Looking into The Abyss

Updated with an editorial note, below.

(…) Trump pretty much represents the negation of everything I’ve argued about politics and ideology for the last 30 years. What he is attacking is not just “the establishment.” He is attacking a way of doing politics based on persuasion, consensus, compassion and inclusion. Those who argue that conservatism is fundamentally at odds with these values know nothing of conservatism. But Trump represents the confirmation of the worse conservative and Republican caricatures — a belief that cultural and religious minorities are threats, a belief that America should abandon its deepest values in the conduct of global affairs, a belief that the values and institutions of our government have failed, and that the times require a strong hand.

When Trump supporters say, in effect, “Tear it all down,” they are proposing to destroy things that I and others love about this country. At its best (and, God knows, it has not always been at its best) America shows a welcoming spirit, an example of how a great nation can be united by ideals instead of bloodlines, a place, as George Washington said, where “there shall be none to make him afraid.” We should love American traditions and institutions enough to repair them, not hand them over to an authoritarian wannabe, who is too ignorant to even understand the inheritance he is casting away.

Trump’s magical policy thinking, setting goals with no serious thought of how they might be achieved; his menacing encouragement of political violence; his disdain for ethnic and religious minorities, which has unleashed and emboldened racists and anti-Semites of every sort; his penchant for conspiracy theories, including a very dangerous vaccine denialism; his promises to conduct the war on terrorism by ordering war crimes, which would set up a constitutional crisis when the US military honorably refuses; his cynical manipulation of gullible religious leaders with tactics that border on blasphemy; his casual use of lies, which he defends even when exposed.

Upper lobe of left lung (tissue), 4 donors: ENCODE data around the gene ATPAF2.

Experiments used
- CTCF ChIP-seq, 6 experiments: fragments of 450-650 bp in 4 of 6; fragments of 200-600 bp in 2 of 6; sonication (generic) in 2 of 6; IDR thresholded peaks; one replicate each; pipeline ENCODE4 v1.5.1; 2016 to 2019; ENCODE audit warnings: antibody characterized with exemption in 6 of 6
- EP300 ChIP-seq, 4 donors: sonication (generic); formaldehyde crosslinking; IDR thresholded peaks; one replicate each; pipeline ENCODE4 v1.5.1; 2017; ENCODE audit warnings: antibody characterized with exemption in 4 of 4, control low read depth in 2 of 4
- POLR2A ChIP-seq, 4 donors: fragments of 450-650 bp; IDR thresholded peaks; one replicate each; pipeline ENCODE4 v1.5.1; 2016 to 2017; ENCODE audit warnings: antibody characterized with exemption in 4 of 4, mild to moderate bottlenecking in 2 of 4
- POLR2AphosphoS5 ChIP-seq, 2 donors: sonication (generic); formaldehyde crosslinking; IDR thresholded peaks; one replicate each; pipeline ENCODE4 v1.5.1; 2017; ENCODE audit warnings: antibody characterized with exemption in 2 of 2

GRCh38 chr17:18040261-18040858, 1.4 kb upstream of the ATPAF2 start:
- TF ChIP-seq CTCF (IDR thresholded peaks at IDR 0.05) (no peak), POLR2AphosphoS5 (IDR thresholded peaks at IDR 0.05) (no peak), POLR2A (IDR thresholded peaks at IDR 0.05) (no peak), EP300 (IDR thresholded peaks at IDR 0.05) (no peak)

How does any of this return lost greatness to our nation? Sometimes I want to shake people (intellectually,not physically) who favor political “disruption” and ask: Disruption in favor of what? Look at what you are doing! Look at what you have done! The Republican Party is now firmly harnessed to the wild, uncontrollable horses of fear and exclusion. It has already sustained damage with Latino voters that may take a generation to undo. And now many Republicans will find rationalizations to support Trump. That is natural — the reality of politics in every time. Many people simply go with the winner. But this isn’t a normal time. I believe that the decision to support Trump, like an embarrassing tattoo, will follow them the rest of their lives. Republicans are not merely making a choice; they are looking into the abyss.

I also believe that men and women who opposed Trump with all the influence available to them — a political column, a primary vote, a serious, civil talk with a neighbor — will look back on this terrible time with some satisfaction. They will be able to tell their children they did all they could, at a time when it really mattered. Whatever the outcome, there is value in standing up — now, when it might still shape events — and saying: I am not reconciled to Donald Trump, and will never be.

At any rate, it seems that I have written another column on Trump, without intending it. But I hope you’ll read my column today and pass it around. I’ve written better things, but I don’t think the topic could be more important.

Michael Gerson, a conservative pundit and former speechwriter of George W. Bush

Update: As I’m rereading Gerson’s piece, with its spot on assessment of Drumpf and his supporters, I am tempted to ask him if he feels any responsibility for arguably the greatest humanitarian crisis in (modern) human history which he, as the Bush chief propagandist, helped unleash?

For the millions of deaths in the Iraq war and its aftermath? For the massive destruction and destabilization of the entire, already explosive, region? For ISIS, which grew from it? And, quite possibly, for Drumpf himself, whose political ambitions would not find a fertile ground if Americans were not gripped by fears — some justified, others not so much — created by the aftereffects of Bush’s illegal and immoral decisions?

So when he so proudly disavows his support for Drumpf, seeing in it a badge of honor, does it ever dawn on him that he is already complicit in — almost directly responsible for, in fact — this man’s rise to power, along with so much more misery?

He says:

I also believe that men and women who opposed Trump with all the influence available to them — a political column, a primary vote, a serious, civil talk with a neighbor — will look back on this terrible time with some satisfaction. They will be able to tell their children they did all they could, at a time when it really mattered. Whatever the outcome, there is value in standing up — now, when it might still shape events — and saying: I am not reconciled to Donald Trump, and will never be.